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Business, COVID-19 Edition Negotiation Skills: Art or Science


By: Margot Smith •  4 months ago •  

We learn how to negotiate from a very early age. We ‘negotiate’ corners around a table when we’re first walking, working out how much latitude we have. We negotiate with our parents and siblings, trying to get what we want to meet our needs (with little or no regard to theirs in the early stages). We have wins and losses in negotiating as we grow up. We learn what works and what doesn’t – but then we come to understand that negotiating is a two-way street and that sometimes you need to lose the battle to win the war.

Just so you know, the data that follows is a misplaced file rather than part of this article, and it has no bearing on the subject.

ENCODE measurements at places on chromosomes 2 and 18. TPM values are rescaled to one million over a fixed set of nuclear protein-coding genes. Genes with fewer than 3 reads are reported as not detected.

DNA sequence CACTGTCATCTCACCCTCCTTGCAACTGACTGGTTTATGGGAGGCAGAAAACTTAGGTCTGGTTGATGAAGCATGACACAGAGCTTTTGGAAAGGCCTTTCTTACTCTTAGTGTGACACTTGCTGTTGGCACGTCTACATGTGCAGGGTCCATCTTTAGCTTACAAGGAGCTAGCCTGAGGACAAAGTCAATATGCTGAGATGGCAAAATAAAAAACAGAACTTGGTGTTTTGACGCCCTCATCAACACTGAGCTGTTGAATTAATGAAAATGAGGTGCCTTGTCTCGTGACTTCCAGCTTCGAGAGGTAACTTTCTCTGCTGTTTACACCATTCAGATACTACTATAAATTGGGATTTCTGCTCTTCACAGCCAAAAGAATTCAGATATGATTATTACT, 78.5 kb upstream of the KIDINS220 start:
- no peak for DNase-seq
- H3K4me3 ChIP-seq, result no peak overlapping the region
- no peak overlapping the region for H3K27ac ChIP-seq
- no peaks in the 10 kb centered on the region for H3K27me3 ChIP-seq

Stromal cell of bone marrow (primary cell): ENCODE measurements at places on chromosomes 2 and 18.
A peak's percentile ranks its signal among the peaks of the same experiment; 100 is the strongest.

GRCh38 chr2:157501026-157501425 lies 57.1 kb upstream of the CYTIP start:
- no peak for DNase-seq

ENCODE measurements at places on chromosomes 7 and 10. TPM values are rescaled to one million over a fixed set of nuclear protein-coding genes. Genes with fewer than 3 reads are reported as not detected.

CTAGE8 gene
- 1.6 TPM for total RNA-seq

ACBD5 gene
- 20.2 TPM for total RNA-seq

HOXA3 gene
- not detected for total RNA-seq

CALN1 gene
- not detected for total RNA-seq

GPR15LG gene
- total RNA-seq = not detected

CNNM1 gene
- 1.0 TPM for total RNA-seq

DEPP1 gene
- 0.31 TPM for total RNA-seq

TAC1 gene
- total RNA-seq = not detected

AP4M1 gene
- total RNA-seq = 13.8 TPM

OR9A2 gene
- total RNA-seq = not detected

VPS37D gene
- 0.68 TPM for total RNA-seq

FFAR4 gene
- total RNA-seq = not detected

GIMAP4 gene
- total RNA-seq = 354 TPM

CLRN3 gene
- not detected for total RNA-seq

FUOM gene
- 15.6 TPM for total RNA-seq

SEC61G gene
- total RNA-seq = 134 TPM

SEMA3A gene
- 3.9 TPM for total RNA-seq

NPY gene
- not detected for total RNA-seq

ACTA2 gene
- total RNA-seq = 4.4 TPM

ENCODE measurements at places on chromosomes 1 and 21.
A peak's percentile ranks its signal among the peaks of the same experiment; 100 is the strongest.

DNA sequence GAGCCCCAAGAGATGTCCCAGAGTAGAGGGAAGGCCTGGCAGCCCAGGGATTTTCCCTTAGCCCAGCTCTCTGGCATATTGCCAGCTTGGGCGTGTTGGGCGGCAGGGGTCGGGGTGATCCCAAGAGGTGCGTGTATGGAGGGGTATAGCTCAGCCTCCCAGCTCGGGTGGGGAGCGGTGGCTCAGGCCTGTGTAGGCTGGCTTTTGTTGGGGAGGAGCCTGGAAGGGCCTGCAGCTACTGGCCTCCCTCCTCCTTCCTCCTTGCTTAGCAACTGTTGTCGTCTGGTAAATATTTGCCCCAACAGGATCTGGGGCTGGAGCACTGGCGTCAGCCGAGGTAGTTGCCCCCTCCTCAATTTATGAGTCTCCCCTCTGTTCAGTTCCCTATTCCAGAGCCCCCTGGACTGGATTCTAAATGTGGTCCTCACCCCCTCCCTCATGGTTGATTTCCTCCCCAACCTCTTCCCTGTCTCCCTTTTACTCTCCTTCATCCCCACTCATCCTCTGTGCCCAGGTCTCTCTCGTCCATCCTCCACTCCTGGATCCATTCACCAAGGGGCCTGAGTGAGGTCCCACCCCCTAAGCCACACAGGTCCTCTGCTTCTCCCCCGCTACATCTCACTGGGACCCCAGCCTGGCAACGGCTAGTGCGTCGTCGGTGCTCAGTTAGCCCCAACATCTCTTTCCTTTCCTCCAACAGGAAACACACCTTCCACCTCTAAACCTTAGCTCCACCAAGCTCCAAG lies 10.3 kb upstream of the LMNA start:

What are some do’s and don’t when it comes to negotiating? And has the game changed now that many of us are working remotely and negotiating virtually.


The first rule of negotiating is never go first.

The first rule of negotiating is never go first. If you can, try and get the other person to put their number or terms on the table first. This gives you a starting point and you get a sense of how much wiggle room there is. A good example of this is going for a new gig and asking for a particular fee. You might be thinking $10K and they might be thinking $20K – if you offer up $10K first then you’ve lost a sizeable difference. So if you can, ask what their budget is, insist that they go first. Failing that – add some buffer.


The second thing that I rely on – that can really be a game changer, is that options are your best friend in finding a solution that suits you both. Let’s take pitching a new program as an example – you might ordinarily quote a premium fee for face to face, but in this environment, you may need to be flexible. What are the other options?